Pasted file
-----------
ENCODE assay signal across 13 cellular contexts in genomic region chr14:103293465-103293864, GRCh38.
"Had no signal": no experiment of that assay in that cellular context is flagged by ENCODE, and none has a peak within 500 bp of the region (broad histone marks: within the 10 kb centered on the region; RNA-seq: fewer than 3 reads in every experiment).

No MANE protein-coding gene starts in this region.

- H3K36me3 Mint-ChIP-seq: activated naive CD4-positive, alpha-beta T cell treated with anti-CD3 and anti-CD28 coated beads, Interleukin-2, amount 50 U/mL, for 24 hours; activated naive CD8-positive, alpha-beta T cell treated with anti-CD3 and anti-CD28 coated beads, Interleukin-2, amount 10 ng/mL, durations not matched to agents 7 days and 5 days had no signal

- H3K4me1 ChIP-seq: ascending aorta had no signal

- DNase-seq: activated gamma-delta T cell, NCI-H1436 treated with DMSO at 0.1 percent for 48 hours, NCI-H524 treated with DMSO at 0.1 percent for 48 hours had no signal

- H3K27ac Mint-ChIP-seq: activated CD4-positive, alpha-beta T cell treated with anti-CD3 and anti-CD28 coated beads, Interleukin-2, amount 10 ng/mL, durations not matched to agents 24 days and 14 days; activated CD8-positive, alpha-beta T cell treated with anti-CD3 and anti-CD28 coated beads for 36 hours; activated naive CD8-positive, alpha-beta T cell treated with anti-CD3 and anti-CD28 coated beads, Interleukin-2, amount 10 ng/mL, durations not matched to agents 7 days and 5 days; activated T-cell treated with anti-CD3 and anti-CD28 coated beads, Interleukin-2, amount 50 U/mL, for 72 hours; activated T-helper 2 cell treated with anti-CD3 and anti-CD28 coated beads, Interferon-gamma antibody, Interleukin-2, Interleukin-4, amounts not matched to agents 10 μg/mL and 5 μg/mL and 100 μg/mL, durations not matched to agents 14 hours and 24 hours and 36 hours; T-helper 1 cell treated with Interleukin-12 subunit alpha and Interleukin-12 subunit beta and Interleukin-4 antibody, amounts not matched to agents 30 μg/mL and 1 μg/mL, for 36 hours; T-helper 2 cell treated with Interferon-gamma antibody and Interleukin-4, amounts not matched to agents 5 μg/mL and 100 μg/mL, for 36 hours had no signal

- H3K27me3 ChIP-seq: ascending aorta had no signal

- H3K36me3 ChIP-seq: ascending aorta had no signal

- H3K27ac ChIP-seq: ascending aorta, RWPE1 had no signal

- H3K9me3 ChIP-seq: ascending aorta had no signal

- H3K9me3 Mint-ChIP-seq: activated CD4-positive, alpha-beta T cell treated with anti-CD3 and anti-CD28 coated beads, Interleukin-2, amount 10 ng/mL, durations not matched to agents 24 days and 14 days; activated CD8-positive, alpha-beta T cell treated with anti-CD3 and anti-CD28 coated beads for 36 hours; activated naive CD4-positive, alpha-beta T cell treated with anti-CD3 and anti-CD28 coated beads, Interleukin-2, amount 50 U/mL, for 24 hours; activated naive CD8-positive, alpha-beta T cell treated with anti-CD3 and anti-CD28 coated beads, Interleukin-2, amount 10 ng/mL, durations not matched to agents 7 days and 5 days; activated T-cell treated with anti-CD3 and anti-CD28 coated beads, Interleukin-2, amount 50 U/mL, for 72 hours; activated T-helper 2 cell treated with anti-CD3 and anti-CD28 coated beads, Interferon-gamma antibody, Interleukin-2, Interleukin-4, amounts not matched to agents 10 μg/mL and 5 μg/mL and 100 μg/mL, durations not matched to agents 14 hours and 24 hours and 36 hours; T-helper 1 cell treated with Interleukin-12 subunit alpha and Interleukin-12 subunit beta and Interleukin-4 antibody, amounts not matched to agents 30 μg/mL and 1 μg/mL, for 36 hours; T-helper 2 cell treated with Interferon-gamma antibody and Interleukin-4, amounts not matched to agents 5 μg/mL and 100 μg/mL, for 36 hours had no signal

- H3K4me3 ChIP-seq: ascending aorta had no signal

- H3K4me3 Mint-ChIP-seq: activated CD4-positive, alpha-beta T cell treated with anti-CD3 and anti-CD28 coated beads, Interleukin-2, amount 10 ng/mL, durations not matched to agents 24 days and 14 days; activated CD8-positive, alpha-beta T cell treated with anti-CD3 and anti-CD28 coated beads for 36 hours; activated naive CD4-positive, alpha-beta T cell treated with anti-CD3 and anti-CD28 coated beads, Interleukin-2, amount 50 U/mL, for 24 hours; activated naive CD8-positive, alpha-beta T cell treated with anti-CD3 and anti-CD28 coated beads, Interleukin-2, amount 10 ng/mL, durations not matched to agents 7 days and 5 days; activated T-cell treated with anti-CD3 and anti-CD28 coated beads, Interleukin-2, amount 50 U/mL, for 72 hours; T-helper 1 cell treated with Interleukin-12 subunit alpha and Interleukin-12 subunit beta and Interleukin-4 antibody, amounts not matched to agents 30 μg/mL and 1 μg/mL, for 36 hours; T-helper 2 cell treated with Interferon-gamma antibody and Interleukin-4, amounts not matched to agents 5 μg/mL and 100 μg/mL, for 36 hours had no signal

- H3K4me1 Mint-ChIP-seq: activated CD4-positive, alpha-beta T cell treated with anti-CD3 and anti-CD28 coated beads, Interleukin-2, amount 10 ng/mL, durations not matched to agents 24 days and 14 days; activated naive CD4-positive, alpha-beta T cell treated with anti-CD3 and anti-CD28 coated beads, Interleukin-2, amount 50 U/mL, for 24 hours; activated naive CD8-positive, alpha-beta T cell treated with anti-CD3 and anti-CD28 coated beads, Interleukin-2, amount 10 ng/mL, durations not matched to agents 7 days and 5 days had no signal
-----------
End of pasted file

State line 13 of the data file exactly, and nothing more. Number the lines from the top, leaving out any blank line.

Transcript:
- H3K4me3 ChIP-seq: ascending aorta had no signal